Track 3: Engaging Students through Compelling Curriculum

Premiere: Thursday 22 June, starting at 3pm BST//10am EDT


Teaching a First-Year Seminar in Economics Using Popular Culture

Marilyn Markel, Illinois College


At a small liberal arts college in the Midwest, First-Year Seminars (FYS) provide new undergraduates with shared experiences, help students distinguish the standards of college-level work, and offer an introduction to college-level expectations in critical thinking, communication, and liberal arts. These courses, by design, are not “standard” introduction courses such as Principles of Economics, and any given FYS course is unlikely to have declared economics majors. Given the need to avoid repeating a typical “ECON 101” course, I created an FYS entitled Superheroes, Showtunes, and Why Sex Sells: The Economics of Popular Culture. Using media such as Deepwater Horizon, Monsters Inc., Brooklyn 99, and Futurama, this FYS course helps students learn core ideas in economics without being bogged down with math or excessive graphing (students can go on to experience these in an introductory economics course). Students learned about opportunity cost through class discussions and media reflections about Captain America and marginal analysis through engaging with the show The Witcher. Utilizing media and popular culture in the classroom is not new or novel, but the creativity required to use these resources for first-year students, some of whom will not go on to be economics majors or even enroll in the introductory economics course, presented a unique challenge. The success found in this course has led me to incorporate much of the same popular culture material and discussions in my introductory economics course. Students are generally intimidated by economics. The more fun I can add to the classroom, the more students learn the material and connect to “the outside world” beyond the classroom successfully. I propose a 10-minute presentation on a series of popular culture media pieces that educators can easily incorporate into their introductory economics classes, including guided discussions and activities.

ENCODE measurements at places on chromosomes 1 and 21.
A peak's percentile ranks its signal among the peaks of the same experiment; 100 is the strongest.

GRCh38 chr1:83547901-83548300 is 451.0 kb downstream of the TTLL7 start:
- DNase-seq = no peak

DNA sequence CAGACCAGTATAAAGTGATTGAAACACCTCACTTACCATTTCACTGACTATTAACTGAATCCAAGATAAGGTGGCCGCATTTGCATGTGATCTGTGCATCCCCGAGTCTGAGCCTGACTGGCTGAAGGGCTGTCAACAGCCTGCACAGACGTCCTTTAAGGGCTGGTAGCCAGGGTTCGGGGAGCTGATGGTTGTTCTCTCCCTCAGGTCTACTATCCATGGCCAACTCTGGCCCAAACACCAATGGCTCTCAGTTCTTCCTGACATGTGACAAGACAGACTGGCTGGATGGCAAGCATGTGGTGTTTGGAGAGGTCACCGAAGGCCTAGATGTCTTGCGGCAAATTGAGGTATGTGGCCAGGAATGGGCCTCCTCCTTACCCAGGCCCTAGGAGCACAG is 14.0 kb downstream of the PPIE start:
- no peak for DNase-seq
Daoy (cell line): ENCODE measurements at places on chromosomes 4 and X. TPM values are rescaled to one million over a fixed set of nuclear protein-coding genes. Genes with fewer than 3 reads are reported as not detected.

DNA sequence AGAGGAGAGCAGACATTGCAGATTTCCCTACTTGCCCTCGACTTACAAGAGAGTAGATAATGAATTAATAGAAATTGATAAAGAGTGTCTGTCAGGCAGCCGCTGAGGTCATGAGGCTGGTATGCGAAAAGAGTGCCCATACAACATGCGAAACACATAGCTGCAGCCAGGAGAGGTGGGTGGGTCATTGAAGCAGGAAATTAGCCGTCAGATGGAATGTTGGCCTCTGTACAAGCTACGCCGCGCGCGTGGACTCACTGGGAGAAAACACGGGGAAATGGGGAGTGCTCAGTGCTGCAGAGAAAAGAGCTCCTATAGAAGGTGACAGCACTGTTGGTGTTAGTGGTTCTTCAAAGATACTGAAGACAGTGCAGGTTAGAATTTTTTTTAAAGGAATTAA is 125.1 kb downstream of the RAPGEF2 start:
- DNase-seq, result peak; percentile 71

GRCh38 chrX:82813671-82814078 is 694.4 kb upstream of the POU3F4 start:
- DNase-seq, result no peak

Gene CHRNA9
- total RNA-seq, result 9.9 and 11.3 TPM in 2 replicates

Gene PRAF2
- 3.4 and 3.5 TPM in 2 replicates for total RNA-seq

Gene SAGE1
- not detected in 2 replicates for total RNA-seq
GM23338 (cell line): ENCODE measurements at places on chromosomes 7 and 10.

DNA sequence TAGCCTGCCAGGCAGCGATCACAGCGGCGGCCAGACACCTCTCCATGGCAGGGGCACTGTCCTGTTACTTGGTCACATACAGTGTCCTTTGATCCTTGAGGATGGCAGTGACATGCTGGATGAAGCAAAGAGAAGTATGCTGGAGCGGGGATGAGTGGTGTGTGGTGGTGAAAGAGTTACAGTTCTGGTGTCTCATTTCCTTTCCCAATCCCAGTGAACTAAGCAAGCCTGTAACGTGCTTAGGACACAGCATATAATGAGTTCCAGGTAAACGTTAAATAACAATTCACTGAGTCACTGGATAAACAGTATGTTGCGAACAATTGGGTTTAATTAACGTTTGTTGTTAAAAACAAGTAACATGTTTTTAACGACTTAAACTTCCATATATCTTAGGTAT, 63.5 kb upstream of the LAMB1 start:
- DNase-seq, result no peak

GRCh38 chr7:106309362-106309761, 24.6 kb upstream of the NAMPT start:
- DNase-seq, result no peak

“Choice: Economics Materials for Success” on Substack: Worksheets based on recent and interesting news articles and real-world applications to improve understanding, interest, retention of information and engagement in Principles of Economics classes

Stefani Milovanska-Farrington, The University of Tampa


Students often take Principles of Economics classes only because they are required, have little interest in the subject, and memorize information that they quickly forget, sometimes even before the end of the course. It is a responsibility of the professors to accept the challenge to help students understand at least the fundamental economic concepts and ideas in an accessible and engaging way, and to increase students’ interest in the subject. To achieve these goals, it is important to make the material relevant to the students and to engage them in the learning process (Akey 2006).

Research shows that teaching economics using recent real-world examples from the news, movies and personal life that are relevant to the students, using worksheets with questions related to these examples, and encouraging related discussion not only make the material applicable to the students, but also increase engagement (Heller et al. 2003). Professors’ experience also shows that making Economics relevant to the students by providing real-world examples and applications helps the students understand the material better, increases engagement, and creates interest in Economics.